Proceedings of the Third World Fisheries Congress: Feeding the World with Fish in the Next Millenium—The Balance between Production and Environment

Analysis for Spatial Heterogeneity of East China Sea Fishery Resources Using a Geographical Information System Based on a Semivarigram

Fenzhen Su, Chenghu Zhou, Quanqin Shao, Yunyan Du, Changqin Yao

doi: https://doi.org/10.47886/9781888569551.ch53

Spatial heterogeneity is an important theory of ecology (Kareiva 1994) and the most interesting problem in the research of the functions and processes of ecological systems with different scales. Describing heterogeneity quantitatively is the key problem in landscape ecology (Wiens 1992) but is necessary before the ecological spatial model can be modeled with landscape and physical processes (Risser et al. 1984; Turner 1987; O’Neil et al. 1988; Turner and Gardner 1991).

Life forms always distribute in spatio-temporal space by individual, population, and community with spatio-temporal heterogeneity; ecologists discovered this phenomenon in the 1940s (Watt 1947). In the 1980s, the main methods for analyzing spatial heterogeneity were classical statistics and multianalysis. However, classical statistics has many limitations for its basic hypothesis when applied to spatio-temporal heterogeneity, and multianalysis ignores heterogeneity (Philips 1985; Li and Wu 1992; Rossi et al. 1992; Datilleal and Leglandre 1993). Geostatistics is an efficient method for analyzing and interpreting spatial heterogeneity quantitatively (Rossi et al. 1992). With a geographical information system (GIS), geostatistics can be used to extract important information from large datasets to provide knowledge or as an efficient method of knowledge discovery. In this paper, we apply geostatistics with GIS to the field of fish ecology. Extracted information can be used to determine fish distribution and in fieldwork to investigate fishery resources.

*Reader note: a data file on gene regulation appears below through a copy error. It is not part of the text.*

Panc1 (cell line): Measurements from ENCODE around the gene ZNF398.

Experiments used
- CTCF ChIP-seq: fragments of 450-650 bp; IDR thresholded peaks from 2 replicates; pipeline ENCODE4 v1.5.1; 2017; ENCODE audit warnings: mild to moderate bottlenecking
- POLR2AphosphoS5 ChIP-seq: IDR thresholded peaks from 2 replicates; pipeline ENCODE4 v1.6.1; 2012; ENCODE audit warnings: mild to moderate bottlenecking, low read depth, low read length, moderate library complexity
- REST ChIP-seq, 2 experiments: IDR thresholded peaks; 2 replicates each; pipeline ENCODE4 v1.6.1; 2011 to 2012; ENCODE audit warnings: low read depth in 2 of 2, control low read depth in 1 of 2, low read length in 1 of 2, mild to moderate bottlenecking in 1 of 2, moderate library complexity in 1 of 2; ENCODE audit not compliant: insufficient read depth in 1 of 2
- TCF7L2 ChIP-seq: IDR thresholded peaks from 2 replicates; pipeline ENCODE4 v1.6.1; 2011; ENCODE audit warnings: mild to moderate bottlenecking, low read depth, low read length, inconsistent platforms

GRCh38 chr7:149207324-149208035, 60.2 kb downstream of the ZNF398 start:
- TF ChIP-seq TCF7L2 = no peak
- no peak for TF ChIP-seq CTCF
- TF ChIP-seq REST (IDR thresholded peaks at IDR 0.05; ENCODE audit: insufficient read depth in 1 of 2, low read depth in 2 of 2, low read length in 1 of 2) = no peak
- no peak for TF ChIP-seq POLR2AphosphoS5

To show how geostatistics can be used to analyze spatial variation, we selected the fish ecological system in the East China Sea, a marginal sea between the Asian continent and the Pacific Ocean. Its current system is composed of littoral currents and the Kuroshio Current system, so its water is a combination of diluted littoral water and water from the far sea. The diluted littoral water has low salinity, low transparency, and great inter-annual variability in temperature. The temperature and salinity of water from the far sea are high, so temperature and salinity gradients in the East China Sea are steep. Biomass in this region is low compared with other regions in the world, only 3.92 metric tons/km2 (Zhao 1988). Approximately 11% of production in this region is of pelagic fishes and 40% is of demersal fishes (Zhao 1988). This region is the most important fishing area for China, generating 40% of China’s total fishery production (Liu and Zhan 1999).

Sample data for 1987–1997 were obtained from four of the largest fishing companies in China. The catch of these four companies equals 12% of the total catch by all Chinese companies in the region. Each sea catch is recorded by date, catch production, position, company name, and gear type. We divided the East China Sea into a regular grid (10 × 10 ft for each cell) and calculated the average production per catch in each grid cell as the fish density. Trawl catches were used as a measure of demersal fish density; purse seine catches were used as a measure of the density of pelagic fishes. We mapped the fishing locations and found that the catch locations occupy all of the area, so although the locations were not randomly sampled, the catch data are reliable when used to describe the distribution of fish density.

There is a 54% probability that two companies were fishing in the same cell on the same day, with an overlap of more than 80% if the low-production records are deleted. Furthermore, the results change only slightly if the records of any one company are deleted, which demonstrates the robustness of the sample data set.